really small for large values of nNodes. Default is
multi.
Also there is the testUnif option that
should not be used except if you are interested in testing uniformity
for generated networks; if so, contact the developers of BNGenerator
for help.
Examples
The following lines indicate valid calls to BNGenerator:
 java classpath .;colt.jar
BNGenerator nNodes 20
 maxDegree 3 nBNs
1  fName example
 Generates one Bayesian
network with 20 binary nodes and stores the network in the file
example1.xml
. Every node has a maximum degree of 3. Before the final
network is saved, 1600 transitions are performed (using the default
4*20*20).
The
resulting network is here.
java classpath
.;colt.jar BNGenerator nNodes
20  maxDegree 3 nBNs 1
 maxArcs 25 fName example
Same as previous
example, but with a limit on the number of arcs (limited to 25).
The resulting network is here.
 java classpath
.;colt.jar BNGenerator nNodes
20  maxDegree 3 nBNs
10 nVal 5 nTransitions
10000  fName example
 Generates ten
Bayesian networks with 20 nodes. Each variable has 2 to 5 values.
The networks are saved in files exampleX.xml, where
X goes from 1 to 10. Every node has a maximum degree of 3. Between
any two networks are saved (and before the first network is saved),
10000 transitions are performed.
One of the resulting networks is here.
 java classpath
.;colt.jar BNGenerator  nNodes
20 maxDegree 3  nBNs
1  fName example
 Generates
one Bayesian network with 20 binary nodes and stores the network
in the file example1.xml . Every node has a maximum
degree of 3. Before the final network is saved, 1600 transitions are
performed (using the default 4*20*20).
The resulting network is here.
java classpath .;colt.jar BNGenerator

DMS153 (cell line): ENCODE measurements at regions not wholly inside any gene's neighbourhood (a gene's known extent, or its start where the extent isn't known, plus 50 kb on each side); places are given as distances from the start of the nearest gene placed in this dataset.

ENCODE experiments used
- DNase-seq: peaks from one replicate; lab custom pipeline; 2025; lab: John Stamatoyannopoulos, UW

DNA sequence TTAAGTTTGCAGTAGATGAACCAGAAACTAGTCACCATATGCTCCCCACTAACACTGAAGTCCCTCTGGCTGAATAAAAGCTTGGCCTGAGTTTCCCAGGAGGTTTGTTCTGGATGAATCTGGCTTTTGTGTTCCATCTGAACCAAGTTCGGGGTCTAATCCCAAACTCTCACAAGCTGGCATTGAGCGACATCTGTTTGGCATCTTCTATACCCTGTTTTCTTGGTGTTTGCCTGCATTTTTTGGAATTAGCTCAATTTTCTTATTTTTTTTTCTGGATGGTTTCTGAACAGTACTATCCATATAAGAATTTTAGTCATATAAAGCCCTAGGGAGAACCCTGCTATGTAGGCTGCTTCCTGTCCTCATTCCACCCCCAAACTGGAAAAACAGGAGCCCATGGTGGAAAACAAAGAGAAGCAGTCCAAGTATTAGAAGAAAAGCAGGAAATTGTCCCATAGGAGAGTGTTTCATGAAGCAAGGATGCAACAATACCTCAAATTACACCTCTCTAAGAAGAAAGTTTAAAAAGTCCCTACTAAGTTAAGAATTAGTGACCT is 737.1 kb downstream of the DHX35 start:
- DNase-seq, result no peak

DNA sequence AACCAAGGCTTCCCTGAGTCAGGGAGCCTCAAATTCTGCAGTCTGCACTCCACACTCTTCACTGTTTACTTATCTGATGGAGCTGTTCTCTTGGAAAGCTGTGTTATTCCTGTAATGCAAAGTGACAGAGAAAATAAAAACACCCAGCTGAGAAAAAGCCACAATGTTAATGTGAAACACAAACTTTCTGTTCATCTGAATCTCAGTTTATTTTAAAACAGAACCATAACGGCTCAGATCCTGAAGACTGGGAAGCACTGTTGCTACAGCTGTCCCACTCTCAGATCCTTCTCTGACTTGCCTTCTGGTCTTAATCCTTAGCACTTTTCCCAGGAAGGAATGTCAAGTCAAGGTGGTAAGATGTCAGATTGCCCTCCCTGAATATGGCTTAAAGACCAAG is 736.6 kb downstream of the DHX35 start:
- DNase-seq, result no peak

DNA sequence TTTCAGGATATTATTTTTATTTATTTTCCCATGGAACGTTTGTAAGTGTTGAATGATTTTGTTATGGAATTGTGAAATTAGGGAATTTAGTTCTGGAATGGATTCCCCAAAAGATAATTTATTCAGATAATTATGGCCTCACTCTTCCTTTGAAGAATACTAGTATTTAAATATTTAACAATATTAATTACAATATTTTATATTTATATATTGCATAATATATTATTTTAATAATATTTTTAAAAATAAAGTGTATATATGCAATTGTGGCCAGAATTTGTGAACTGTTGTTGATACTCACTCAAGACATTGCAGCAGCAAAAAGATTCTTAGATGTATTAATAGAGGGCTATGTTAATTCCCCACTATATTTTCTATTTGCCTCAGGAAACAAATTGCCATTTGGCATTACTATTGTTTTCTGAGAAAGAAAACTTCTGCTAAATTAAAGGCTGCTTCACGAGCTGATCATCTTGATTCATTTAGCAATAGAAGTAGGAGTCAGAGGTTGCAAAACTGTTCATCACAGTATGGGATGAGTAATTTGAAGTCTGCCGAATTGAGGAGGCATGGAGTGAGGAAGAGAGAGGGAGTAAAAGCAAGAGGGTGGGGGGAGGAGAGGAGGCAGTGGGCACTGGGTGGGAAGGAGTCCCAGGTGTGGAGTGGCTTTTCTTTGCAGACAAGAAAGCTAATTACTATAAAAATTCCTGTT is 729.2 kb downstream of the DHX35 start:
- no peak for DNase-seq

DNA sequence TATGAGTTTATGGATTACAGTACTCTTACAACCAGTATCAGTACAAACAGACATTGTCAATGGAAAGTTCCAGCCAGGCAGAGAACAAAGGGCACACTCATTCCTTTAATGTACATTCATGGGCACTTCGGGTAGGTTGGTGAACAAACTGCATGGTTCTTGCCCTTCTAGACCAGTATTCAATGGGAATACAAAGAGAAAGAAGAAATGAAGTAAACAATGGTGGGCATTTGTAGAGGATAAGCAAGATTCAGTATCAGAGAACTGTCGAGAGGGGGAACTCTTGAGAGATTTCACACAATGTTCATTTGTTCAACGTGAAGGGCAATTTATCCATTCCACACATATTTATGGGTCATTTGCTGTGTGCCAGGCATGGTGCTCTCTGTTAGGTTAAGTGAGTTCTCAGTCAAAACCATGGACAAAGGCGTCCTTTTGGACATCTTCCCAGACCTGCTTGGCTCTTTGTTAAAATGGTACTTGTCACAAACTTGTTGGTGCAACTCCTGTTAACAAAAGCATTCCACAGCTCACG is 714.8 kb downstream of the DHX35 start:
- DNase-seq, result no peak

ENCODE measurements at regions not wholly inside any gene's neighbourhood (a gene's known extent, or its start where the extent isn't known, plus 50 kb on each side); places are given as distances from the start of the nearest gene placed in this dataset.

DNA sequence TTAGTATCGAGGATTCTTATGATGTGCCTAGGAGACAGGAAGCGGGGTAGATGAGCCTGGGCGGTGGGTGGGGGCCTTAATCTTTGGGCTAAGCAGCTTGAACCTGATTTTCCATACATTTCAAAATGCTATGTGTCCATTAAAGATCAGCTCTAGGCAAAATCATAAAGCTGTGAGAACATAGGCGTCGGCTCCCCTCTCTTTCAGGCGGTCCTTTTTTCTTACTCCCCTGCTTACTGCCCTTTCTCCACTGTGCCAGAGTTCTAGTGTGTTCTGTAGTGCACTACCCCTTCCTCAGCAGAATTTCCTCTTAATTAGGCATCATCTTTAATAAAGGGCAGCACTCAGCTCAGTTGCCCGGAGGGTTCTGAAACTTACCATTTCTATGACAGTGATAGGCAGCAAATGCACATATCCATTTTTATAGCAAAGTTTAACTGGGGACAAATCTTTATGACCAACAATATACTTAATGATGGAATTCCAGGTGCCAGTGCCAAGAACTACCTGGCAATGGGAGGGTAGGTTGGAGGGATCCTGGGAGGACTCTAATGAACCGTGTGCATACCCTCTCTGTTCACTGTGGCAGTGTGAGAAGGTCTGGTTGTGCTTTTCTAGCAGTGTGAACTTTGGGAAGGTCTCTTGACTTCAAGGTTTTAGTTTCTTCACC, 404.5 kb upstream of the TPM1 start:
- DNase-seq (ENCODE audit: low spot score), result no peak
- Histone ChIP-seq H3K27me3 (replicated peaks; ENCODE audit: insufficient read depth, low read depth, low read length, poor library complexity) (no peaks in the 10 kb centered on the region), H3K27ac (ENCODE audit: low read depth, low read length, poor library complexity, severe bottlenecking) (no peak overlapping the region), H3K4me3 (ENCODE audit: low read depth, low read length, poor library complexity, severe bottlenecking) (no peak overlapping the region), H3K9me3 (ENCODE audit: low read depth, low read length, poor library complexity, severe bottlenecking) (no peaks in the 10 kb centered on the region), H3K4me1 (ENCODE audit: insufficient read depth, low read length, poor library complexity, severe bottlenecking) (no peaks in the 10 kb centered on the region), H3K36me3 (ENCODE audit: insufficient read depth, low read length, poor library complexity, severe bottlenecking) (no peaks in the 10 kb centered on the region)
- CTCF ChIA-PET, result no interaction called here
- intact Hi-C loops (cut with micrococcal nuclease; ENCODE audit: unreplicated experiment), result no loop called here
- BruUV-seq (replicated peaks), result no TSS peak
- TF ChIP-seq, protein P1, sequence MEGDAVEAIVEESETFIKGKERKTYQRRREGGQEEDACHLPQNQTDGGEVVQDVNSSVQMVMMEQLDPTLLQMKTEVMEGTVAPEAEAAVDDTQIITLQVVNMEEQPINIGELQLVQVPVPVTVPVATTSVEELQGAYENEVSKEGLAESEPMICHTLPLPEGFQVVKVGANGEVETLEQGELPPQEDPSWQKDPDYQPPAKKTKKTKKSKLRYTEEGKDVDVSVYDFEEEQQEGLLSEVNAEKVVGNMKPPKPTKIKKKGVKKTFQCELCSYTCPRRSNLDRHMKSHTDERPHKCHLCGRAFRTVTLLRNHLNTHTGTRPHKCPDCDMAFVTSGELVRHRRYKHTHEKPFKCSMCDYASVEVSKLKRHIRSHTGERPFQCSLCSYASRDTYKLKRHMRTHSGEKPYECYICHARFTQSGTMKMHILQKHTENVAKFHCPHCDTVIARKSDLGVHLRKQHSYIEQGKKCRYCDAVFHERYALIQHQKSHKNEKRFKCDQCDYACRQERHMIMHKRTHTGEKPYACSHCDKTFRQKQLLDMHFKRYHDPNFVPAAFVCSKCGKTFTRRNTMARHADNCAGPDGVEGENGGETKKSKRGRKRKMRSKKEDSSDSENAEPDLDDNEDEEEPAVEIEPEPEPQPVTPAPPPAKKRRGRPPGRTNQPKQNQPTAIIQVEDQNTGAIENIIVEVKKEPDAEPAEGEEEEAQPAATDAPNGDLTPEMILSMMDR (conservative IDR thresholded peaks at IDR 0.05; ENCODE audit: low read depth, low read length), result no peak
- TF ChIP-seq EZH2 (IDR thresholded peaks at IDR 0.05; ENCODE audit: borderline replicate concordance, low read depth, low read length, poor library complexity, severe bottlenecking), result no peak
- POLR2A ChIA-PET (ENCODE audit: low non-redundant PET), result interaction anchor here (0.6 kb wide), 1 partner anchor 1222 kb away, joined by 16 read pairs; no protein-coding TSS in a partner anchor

nNodes 20 maxDegree 3 
nBNs 1  structure singly 
fName example
Same
as the last one, but now the program is constrained to generate
a polytree.
The resulting network is here.

java classpath .;colt.jar BNGenerator 
nNodes 15 maxDegree 14 
nBNs 1  fName example structure
pmmixed maxIW 2

Generates one Bayesian network with 15 binary nodes and stores
the network in the file example1.xml. The network has a
maximum heuristic width of 2 (computed using the minimum weight heuristic
implementation of EBayes). Heuristic width is calculated instead
of induced width because of computational complexity (details in the
paper
).
The resulting network is here.
Acknowledgments
We thank Nir Friedman for suggesting the Dirichlet distribution
method, and Robert Castelo for pointing us to Melançon et al's
work. We thank Guy Melançon for confirming that the idea of
constructing connected directed acyclic graph was sound and for making
his DagAlea software available. We also thank Jaap Suermondt and Alessandra
Potrich for providing important ideas, and Y. Xiang, P. Smets, D. Dash,
M. Horsh, E. Santos, and B. D'Ambrosio for suggesting valuable procedures.
This research was conducted at the
Decision Making Lab
at the University
of Sao Paulo
, with support from the funding agency
FAPESP
; both institutions are in Sao Paulo, Brazil.